Many roofs in Piedras Negras are flat. They get so little precipitation that there’s very little runoff to manage. Mission crews tend to put in pitched, trussed roofs, however, like those they have at home. The corrugated metal roof covering is not uncommon. There are no gutters, again because there’s so little runoff.

I was a little surprised by the bars on the windows and by a barbed-wire fence around the church property. I suppose that out in the country, there’s little protection against crime.


Forgive the dark corners in this photo; it’s a problem with my cheap camera. This is the terrain around the church –miles and miles of miles and miles. The greenery is mostly a cactus-like plant that travels the ground. There are a few houses around this church, dotted here and there, but it must be pretty lonely to live out here. It’s not uncommon for people to live on a patch of land here in a form of indentured servitude to the landowner. They work for the landowner and after an indefinite (and long) amount of time, the square of land on which they live becomes theirs.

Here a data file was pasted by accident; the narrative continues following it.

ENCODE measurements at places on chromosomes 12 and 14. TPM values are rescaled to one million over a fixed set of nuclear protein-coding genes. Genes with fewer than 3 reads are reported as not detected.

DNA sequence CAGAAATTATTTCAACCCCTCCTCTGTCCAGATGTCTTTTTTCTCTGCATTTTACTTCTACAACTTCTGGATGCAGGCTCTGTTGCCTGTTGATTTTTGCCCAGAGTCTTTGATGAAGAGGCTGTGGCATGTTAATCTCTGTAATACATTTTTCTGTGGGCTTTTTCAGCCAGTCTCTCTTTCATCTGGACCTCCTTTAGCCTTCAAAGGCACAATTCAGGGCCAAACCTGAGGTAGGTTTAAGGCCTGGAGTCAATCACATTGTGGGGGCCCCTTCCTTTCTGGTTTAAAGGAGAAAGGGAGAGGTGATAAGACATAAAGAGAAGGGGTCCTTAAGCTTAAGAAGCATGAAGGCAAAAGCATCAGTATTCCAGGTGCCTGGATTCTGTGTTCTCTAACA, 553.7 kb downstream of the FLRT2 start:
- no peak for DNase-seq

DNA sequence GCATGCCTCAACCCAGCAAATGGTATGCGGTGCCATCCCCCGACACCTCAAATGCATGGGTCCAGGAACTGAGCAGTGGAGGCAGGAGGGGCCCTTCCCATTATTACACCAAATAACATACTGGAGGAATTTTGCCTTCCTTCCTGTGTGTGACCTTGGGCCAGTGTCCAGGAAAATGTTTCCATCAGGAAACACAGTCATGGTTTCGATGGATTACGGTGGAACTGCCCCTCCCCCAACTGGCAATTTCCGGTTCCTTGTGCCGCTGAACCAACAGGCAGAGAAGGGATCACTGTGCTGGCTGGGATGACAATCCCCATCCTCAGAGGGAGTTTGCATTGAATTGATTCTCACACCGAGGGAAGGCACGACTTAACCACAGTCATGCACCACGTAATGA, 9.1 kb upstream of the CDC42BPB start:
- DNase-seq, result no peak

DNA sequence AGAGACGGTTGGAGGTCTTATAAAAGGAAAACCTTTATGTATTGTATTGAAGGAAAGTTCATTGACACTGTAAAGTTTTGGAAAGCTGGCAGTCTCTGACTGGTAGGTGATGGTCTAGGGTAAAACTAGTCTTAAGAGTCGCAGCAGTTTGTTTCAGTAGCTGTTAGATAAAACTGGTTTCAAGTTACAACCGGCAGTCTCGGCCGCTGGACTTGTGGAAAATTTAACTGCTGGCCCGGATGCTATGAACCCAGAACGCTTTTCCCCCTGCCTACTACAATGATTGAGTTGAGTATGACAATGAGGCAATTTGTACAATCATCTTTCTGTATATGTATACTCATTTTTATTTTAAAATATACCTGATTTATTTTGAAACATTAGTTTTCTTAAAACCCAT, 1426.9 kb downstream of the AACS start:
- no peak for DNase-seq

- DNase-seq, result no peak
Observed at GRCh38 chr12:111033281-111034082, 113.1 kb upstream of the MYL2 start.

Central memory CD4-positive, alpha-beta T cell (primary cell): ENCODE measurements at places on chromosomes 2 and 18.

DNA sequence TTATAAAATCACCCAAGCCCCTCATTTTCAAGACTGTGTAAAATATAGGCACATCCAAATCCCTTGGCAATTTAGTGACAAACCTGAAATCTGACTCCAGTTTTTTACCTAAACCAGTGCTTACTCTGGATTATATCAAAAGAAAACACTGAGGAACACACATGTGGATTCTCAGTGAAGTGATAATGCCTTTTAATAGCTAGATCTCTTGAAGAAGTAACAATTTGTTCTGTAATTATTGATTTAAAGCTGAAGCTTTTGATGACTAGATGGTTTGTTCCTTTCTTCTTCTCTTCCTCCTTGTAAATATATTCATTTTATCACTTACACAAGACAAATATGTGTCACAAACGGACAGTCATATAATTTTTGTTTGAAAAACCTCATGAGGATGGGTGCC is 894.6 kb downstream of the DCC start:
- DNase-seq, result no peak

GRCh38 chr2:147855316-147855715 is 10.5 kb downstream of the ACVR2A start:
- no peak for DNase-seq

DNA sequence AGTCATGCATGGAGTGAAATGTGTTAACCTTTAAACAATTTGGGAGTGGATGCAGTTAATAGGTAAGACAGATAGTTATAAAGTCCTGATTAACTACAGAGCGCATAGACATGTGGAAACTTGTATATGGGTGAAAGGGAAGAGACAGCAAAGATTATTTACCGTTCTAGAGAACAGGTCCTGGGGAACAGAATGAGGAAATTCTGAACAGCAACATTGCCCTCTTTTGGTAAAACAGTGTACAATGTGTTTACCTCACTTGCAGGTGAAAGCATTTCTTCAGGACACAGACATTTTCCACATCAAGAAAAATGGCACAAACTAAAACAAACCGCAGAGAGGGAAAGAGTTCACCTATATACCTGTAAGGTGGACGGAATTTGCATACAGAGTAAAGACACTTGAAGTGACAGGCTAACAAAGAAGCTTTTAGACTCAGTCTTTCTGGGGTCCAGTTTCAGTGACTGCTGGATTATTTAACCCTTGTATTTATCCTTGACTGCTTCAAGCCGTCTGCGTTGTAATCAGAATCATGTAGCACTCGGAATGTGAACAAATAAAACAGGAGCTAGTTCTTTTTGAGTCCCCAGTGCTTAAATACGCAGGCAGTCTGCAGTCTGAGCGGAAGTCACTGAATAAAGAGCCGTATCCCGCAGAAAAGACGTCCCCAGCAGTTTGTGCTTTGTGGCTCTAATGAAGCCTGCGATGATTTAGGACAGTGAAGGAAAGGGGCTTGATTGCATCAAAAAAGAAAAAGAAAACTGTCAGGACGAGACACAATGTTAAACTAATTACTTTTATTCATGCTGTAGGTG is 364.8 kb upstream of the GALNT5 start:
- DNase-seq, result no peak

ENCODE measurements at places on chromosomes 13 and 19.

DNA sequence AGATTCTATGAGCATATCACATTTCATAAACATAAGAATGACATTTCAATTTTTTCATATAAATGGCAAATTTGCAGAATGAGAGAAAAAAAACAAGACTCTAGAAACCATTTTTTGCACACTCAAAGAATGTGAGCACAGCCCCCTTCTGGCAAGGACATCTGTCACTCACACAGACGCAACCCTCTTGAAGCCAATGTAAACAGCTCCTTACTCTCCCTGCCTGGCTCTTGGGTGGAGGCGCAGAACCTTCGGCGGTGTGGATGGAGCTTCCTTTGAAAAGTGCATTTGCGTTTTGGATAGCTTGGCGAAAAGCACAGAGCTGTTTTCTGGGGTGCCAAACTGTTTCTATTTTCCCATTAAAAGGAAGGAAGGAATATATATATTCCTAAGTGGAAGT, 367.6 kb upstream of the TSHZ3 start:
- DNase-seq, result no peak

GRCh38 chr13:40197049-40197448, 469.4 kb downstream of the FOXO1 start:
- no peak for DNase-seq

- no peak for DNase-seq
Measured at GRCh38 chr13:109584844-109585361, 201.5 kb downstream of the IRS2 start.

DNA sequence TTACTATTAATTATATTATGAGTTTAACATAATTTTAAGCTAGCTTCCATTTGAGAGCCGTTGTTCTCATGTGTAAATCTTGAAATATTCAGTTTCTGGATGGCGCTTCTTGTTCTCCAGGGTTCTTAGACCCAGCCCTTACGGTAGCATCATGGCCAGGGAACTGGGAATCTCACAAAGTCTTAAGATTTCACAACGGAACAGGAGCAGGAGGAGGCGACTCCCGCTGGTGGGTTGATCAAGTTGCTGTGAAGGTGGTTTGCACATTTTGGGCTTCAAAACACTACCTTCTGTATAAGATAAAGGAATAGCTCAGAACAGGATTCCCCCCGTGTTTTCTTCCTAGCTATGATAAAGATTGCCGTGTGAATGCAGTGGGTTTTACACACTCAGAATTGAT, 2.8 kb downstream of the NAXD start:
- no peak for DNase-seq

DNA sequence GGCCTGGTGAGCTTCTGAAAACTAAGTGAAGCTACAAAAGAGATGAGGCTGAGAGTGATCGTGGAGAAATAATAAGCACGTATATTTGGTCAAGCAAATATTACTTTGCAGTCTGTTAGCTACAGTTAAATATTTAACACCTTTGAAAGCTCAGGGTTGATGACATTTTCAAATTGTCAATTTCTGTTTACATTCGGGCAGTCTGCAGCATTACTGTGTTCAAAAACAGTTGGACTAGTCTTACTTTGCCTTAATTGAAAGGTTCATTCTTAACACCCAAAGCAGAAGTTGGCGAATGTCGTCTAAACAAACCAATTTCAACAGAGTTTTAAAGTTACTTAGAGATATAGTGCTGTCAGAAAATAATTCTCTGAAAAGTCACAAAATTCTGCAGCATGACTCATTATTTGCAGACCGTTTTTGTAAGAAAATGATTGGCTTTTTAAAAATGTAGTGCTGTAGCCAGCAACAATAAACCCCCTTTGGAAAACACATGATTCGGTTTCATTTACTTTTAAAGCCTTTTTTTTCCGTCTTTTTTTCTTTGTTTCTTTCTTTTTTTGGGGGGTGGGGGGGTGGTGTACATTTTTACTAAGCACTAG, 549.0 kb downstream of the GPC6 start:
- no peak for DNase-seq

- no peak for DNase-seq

We frequently came together as a group, mostly at mealtimes. Here some people have started trickling into the common room for lunch. Erika from Hazelwood was in charge of breakfast and lunch. We didn’t anticipate the week’s heat, so meals tended to be heavy and hot. Lunch this day was roast beef, for example. The food was good, but oh what I wouldn’t have done for a cold ham sandwich!